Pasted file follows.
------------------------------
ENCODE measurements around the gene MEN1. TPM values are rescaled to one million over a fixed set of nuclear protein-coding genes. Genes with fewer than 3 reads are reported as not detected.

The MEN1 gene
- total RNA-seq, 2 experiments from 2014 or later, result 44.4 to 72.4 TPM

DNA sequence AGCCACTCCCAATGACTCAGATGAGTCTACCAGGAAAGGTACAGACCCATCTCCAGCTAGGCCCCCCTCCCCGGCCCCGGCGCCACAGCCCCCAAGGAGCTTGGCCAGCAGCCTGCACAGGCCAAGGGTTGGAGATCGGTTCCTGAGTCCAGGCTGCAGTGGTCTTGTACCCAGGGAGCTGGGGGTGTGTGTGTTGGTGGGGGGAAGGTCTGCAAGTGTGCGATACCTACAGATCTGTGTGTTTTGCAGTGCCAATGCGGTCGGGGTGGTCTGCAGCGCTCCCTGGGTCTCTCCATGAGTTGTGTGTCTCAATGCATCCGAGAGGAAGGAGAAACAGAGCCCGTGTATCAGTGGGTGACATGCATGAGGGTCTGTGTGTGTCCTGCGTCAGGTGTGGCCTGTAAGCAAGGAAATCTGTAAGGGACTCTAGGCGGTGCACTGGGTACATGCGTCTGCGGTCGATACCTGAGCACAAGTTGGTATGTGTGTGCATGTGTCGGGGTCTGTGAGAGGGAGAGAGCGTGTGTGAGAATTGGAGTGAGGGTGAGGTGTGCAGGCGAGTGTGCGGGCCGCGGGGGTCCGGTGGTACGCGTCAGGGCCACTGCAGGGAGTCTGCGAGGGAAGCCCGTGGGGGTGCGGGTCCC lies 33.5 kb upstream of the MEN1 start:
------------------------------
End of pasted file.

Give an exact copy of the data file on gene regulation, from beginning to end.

ENCODE measurements around the gene MEN1. TPM values are rescaled to one million over a fixed set of nuclear protein-coding genes. Genes with fewer than 3 reads are reported as not detected.

The MEN1 gene
- total RNA-seq, 2 experiments from 2014 or later, result 44.4 to 72.4 TPM

DNA sequence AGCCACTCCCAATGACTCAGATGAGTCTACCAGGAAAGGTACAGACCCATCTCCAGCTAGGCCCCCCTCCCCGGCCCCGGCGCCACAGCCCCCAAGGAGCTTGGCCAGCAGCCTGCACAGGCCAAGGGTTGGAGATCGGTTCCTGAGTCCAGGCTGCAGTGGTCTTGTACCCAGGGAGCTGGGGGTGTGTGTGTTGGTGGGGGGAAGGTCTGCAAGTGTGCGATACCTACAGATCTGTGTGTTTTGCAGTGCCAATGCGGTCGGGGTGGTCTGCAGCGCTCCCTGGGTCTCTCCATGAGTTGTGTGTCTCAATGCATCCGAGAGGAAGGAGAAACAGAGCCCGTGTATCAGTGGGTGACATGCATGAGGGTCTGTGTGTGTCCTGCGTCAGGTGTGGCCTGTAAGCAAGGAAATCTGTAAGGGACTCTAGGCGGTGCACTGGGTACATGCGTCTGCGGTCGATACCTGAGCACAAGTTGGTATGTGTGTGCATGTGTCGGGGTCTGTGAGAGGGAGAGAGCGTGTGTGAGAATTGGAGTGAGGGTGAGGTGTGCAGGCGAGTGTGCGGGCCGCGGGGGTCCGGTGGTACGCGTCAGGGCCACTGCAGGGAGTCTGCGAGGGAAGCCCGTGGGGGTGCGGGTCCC lies 33.5 kb upstream of the MEN1 start: